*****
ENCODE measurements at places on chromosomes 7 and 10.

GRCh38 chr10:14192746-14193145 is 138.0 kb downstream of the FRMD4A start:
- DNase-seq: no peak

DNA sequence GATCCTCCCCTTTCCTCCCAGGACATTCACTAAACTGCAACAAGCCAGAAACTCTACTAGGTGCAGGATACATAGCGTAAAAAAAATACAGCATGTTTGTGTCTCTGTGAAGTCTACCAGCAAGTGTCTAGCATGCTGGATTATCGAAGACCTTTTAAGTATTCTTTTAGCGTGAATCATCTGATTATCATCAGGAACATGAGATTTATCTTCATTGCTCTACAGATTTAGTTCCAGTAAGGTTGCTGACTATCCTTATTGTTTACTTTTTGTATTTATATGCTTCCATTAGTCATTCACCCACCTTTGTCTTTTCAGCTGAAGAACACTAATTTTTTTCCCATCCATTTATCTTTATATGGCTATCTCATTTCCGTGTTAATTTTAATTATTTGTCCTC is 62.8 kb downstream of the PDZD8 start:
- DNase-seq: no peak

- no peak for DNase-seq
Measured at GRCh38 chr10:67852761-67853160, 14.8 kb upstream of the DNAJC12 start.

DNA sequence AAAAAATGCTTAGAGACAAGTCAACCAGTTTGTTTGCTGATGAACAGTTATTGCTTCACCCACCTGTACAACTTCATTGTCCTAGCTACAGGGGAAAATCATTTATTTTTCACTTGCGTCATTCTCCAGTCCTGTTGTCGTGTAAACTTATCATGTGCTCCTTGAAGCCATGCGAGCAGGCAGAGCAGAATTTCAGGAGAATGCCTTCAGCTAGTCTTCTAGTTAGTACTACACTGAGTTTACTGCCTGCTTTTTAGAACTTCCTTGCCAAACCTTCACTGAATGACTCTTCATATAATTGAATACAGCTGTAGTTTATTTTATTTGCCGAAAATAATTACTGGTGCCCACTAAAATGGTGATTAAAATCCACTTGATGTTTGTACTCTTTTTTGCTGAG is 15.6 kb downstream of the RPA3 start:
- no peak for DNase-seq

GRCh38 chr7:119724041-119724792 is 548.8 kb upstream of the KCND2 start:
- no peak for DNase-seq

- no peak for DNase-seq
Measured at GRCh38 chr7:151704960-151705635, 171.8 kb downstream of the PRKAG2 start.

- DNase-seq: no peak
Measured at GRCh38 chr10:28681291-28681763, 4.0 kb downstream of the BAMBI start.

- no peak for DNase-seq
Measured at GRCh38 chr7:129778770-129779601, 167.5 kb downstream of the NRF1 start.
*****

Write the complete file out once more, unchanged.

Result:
ENCODE measurements at places on chromosomes 7 and 10.

GRCh38 chr10:14192746-14193145 is 138.0 kb downstream of the FRMD4A start:
- DNase-seq: no peak

DNA sequence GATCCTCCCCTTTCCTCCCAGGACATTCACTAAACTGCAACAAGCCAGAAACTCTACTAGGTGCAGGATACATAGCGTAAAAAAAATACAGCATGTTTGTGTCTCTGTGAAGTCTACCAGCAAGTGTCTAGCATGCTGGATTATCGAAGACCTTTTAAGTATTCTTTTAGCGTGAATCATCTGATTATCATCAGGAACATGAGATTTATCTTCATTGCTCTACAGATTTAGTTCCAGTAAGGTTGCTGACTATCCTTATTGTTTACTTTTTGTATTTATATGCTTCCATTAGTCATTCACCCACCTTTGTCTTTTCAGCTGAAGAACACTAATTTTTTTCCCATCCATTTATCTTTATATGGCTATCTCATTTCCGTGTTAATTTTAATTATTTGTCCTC is 62.8 kb downstream of the PDZD8 start:
- DNase-seq: no peak

- no peak for DNase-seq
Measured at GRCh38 chr10:67852761-67853160, 14.8 kb upstream of the DNAJC12 start.

DNA sequence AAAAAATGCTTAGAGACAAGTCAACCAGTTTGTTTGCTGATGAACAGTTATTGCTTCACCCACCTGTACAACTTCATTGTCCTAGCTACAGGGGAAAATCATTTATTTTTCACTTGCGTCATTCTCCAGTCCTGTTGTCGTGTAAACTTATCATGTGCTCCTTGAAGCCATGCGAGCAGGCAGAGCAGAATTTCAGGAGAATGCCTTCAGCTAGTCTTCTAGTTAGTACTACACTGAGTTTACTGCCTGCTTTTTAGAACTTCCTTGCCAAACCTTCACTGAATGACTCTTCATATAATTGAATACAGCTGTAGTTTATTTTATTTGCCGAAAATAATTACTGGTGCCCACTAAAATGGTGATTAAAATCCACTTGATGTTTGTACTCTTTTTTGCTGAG is 15.6 kb downstream of the RPA3 start:
- no peak for DNase-seq

GRCh38 chr7:119724041-119724792 is 548.8 kb upstream of the KCND2 start:
- no peak for DNase-seq

- no peak for DNase-seq
Measured at GRCh38 chr7:151704960-151705635, 171.8 kb downstream of the PRKAG2 start.

- DNase-seq: no peak
Measured at GRCh38 chr10:28681291-28681763, 4.0 kb downstream of the BAMBI start.

- no peak for DNase-seq
Measured at GRCh38 chr7:129778770-129779601, 167.5 kb downstream of the NRF1 start.